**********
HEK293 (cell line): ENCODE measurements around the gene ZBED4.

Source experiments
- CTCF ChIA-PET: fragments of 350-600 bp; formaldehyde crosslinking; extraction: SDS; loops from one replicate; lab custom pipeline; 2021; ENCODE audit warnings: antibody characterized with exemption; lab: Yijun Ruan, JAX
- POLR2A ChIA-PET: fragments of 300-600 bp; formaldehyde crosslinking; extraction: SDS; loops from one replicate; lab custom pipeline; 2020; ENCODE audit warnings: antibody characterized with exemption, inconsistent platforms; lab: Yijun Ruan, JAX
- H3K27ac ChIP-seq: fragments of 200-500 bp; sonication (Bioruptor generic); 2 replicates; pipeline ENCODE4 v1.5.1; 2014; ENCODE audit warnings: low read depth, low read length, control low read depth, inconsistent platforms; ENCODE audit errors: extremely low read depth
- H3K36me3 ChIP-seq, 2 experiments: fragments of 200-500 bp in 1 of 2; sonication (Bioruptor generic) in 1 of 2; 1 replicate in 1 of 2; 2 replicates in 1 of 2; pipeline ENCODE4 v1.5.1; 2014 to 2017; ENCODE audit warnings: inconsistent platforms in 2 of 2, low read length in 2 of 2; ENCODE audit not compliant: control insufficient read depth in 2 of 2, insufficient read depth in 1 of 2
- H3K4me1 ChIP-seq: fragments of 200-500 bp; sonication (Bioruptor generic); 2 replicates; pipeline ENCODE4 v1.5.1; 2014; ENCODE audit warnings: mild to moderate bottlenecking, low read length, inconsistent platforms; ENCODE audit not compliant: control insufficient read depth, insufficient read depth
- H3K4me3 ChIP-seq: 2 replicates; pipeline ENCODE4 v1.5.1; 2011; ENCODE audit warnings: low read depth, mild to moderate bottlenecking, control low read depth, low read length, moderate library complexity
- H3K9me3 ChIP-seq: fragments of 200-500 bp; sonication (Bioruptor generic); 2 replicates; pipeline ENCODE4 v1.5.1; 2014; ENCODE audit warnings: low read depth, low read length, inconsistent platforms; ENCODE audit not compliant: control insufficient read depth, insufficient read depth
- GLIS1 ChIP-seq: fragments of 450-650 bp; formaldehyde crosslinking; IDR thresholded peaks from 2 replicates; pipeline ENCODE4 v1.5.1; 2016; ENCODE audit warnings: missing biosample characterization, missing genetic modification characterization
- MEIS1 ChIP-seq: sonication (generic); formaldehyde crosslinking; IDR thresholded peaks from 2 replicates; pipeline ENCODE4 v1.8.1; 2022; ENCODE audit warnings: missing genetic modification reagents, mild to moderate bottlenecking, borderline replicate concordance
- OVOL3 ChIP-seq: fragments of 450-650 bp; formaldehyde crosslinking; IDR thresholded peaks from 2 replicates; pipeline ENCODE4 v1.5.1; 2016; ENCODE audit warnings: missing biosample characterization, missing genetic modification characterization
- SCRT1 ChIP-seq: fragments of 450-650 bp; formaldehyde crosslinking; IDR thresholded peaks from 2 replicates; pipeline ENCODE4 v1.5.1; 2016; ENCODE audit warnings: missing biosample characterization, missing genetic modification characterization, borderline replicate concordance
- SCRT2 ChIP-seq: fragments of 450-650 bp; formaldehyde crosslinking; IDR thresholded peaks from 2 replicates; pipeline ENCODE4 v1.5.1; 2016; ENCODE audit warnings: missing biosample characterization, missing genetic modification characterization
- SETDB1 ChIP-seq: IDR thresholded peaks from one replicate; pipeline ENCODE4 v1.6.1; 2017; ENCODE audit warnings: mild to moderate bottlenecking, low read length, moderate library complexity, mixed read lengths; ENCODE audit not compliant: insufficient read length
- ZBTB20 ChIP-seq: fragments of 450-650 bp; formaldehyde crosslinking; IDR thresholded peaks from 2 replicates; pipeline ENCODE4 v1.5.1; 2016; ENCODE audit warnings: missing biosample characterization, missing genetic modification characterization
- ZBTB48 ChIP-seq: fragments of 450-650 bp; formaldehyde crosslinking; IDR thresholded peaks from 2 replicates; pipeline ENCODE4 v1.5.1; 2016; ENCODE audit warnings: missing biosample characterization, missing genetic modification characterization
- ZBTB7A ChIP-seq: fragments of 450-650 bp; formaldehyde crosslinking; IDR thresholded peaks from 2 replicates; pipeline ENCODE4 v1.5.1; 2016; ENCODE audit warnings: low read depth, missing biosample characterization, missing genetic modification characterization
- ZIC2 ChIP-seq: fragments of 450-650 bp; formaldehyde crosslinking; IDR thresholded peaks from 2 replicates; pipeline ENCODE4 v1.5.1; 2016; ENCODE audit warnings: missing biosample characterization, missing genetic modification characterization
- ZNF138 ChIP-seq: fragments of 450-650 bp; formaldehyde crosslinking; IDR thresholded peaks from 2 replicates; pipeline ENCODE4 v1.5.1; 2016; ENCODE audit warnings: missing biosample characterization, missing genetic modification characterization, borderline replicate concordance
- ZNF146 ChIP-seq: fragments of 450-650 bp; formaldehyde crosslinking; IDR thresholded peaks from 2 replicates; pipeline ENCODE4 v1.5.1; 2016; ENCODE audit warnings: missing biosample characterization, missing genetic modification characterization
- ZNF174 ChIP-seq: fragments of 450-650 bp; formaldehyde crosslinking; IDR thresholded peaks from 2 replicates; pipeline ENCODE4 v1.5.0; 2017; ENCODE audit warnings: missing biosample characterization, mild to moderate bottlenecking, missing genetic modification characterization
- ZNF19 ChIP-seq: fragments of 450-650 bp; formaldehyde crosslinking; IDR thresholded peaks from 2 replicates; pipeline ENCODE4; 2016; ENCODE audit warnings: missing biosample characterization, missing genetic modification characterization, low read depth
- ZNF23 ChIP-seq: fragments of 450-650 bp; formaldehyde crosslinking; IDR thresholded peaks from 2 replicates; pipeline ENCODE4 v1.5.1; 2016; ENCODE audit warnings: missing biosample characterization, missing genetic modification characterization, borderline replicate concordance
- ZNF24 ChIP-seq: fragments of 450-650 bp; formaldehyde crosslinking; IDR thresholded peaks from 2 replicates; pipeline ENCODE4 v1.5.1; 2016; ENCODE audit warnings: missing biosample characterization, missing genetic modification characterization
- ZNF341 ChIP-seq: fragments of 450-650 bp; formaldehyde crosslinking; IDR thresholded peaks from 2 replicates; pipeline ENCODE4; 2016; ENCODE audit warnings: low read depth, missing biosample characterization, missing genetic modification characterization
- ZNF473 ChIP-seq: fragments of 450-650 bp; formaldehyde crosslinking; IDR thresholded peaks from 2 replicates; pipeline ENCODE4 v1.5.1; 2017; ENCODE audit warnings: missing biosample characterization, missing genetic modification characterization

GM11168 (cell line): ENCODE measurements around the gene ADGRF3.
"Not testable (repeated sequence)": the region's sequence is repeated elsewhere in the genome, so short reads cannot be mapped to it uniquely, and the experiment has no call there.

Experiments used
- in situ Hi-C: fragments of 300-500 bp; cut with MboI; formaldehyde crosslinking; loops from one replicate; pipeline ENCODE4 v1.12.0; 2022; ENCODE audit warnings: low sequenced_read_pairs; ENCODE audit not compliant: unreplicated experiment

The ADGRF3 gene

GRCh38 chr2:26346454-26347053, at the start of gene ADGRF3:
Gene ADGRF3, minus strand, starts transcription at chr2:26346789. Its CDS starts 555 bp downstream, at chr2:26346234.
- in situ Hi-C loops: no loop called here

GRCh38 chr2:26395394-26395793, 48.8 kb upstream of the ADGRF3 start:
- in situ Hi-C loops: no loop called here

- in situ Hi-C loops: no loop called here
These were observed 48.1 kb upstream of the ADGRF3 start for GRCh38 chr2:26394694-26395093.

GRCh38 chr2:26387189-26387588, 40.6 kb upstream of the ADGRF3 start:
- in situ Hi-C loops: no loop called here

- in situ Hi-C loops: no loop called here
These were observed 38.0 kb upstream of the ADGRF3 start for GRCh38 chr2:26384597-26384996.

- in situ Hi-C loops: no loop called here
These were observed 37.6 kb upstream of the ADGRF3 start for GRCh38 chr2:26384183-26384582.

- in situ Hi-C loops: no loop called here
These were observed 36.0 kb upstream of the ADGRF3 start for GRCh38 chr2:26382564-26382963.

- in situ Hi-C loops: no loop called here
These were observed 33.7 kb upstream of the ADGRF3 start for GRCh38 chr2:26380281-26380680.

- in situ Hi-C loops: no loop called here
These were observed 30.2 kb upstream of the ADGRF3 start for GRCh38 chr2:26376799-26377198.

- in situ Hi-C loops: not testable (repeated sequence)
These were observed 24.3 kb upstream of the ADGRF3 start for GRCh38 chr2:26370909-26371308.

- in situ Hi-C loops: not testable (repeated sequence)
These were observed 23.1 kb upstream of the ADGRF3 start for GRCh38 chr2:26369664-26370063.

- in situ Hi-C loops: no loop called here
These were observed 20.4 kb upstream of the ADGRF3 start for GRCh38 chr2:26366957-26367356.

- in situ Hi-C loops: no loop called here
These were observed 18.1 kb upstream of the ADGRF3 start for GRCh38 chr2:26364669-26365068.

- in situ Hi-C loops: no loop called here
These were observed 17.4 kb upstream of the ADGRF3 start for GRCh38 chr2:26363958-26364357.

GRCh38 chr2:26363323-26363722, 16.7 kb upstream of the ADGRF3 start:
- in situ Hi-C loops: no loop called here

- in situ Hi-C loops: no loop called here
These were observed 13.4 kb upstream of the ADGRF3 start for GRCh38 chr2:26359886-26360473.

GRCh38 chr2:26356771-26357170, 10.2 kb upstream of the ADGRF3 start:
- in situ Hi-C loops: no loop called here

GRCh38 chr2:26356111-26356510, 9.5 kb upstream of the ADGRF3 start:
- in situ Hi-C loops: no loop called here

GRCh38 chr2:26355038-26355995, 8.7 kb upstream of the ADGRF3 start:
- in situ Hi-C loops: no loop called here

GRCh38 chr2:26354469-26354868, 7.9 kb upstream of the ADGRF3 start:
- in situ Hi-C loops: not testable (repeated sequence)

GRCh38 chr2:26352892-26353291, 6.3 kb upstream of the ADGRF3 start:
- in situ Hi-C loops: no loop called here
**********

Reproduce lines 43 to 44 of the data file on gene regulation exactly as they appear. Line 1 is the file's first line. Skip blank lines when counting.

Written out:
These were observed 38.0 kb upstream of the ADGRF3 start for GRCh38 chr2:26384597-26384996.

- in situ Hi-C loops: no loop called here